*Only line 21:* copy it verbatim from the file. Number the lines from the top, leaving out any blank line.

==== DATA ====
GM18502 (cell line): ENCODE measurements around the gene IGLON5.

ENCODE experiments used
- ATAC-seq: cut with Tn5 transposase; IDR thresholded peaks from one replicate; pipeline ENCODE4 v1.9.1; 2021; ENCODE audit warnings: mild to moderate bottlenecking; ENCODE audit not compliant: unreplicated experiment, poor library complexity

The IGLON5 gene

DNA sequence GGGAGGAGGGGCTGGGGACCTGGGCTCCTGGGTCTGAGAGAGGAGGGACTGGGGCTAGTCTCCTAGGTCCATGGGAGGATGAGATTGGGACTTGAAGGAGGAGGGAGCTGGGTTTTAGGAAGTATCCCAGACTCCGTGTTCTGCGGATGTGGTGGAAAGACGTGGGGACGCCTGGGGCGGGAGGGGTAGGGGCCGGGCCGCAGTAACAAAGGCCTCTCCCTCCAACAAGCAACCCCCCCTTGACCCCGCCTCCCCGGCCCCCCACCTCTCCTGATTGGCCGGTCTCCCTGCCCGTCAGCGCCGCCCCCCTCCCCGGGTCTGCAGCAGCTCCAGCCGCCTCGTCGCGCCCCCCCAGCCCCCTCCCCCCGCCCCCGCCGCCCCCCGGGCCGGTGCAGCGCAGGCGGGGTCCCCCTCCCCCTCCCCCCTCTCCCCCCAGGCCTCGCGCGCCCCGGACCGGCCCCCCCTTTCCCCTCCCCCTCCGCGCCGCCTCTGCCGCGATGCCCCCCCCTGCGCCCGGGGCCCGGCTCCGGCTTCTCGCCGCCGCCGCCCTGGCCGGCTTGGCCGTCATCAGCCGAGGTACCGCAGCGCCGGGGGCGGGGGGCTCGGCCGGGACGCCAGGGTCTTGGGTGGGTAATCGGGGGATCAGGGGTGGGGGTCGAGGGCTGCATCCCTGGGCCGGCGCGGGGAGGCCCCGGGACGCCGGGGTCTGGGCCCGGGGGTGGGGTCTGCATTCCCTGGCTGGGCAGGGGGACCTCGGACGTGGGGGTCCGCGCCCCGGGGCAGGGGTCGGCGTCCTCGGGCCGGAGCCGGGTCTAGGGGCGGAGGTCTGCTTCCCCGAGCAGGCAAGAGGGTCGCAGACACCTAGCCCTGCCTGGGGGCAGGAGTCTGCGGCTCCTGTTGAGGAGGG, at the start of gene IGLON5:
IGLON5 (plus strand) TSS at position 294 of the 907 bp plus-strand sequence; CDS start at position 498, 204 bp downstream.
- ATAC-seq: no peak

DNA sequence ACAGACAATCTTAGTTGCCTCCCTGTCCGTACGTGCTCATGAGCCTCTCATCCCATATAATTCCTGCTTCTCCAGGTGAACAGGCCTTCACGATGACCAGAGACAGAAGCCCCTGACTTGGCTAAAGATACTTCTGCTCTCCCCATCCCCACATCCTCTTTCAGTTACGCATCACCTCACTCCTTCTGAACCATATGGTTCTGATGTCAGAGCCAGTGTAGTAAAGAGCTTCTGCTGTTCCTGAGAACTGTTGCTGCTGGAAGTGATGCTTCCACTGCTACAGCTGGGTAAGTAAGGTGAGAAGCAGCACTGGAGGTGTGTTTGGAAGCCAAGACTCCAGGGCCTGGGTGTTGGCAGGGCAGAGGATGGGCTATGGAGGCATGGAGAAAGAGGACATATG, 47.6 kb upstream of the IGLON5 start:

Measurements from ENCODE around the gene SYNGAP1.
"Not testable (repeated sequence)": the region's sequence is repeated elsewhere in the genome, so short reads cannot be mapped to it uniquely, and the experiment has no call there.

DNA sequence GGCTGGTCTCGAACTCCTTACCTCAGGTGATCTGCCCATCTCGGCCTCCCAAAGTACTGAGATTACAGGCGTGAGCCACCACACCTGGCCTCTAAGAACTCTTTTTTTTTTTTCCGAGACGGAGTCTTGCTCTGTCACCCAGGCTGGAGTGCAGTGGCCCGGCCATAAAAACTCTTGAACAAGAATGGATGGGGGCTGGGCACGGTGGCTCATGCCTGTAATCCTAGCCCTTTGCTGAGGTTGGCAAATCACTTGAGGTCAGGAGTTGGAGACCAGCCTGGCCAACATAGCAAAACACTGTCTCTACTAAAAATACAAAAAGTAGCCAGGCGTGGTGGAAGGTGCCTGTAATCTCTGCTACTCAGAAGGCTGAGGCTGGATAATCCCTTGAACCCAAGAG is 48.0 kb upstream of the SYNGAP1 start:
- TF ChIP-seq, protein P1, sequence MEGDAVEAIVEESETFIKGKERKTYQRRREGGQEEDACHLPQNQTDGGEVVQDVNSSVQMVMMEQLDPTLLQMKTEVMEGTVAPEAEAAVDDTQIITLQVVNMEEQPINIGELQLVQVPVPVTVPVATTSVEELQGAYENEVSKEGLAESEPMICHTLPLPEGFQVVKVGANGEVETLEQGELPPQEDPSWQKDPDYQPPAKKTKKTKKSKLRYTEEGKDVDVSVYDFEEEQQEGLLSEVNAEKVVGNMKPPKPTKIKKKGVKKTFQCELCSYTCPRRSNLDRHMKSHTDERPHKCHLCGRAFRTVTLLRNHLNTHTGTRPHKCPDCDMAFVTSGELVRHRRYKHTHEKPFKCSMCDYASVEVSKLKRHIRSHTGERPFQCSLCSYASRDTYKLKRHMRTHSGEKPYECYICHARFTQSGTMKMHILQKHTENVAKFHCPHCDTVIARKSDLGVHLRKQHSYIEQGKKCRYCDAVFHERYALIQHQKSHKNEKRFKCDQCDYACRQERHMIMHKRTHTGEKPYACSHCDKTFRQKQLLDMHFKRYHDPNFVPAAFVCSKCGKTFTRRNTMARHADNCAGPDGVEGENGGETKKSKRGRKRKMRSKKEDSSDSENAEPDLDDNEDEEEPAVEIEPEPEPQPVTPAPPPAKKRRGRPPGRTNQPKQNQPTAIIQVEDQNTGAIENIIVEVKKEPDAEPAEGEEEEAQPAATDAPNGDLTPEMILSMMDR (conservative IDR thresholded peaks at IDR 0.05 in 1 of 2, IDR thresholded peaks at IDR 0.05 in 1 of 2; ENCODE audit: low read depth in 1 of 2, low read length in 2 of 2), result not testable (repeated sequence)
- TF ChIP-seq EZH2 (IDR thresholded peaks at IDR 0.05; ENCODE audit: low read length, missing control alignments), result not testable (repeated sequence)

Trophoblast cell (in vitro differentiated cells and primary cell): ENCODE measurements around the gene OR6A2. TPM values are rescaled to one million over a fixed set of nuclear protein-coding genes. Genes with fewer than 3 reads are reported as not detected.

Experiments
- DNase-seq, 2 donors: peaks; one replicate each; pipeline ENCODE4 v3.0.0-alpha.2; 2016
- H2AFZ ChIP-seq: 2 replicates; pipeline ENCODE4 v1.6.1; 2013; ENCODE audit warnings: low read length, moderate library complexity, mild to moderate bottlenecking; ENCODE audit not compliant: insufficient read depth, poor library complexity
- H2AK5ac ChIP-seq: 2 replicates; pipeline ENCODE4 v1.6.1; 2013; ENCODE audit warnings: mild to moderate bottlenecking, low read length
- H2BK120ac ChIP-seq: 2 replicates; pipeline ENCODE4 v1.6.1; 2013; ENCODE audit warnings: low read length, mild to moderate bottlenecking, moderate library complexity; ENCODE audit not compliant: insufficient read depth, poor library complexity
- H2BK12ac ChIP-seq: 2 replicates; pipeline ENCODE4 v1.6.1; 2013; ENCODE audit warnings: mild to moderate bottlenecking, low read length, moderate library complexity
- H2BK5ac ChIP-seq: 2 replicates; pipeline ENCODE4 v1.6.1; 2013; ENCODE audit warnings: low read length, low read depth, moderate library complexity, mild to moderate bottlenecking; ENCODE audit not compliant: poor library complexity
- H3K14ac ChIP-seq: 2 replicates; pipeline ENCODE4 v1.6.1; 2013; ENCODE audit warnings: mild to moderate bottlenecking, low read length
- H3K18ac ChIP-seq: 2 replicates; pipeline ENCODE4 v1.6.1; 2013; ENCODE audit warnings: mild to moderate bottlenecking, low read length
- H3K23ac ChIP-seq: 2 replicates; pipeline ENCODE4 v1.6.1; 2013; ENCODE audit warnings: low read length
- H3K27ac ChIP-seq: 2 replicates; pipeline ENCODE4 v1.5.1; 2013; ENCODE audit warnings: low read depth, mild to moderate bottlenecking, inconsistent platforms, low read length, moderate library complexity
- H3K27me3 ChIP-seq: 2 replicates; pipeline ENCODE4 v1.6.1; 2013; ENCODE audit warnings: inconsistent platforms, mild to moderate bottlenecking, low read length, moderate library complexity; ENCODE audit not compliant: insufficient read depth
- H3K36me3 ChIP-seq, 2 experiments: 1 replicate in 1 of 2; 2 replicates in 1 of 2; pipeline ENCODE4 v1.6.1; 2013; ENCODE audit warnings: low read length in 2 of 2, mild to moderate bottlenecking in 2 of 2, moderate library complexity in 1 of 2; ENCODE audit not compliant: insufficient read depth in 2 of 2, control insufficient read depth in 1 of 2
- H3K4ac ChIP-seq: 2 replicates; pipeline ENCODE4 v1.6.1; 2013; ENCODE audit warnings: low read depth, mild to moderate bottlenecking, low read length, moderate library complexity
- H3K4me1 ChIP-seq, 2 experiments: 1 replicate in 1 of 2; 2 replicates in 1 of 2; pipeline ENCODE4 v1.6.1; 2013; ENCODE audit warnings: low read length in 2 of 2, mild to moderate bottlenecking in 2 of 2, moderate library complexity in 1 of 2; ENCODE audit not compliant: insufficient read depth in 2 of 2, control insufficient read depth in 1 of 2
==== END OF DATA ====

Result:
- H2BK5ac ChIP-seq: 2 replicates; pipeline ENCODE4 v1.6.1; 2013; ENCODE audit warnings: low read length, low read depth, moderate library complexity, mild to moderate bottlenecking; ENCODE audit not compliant: poor library complexity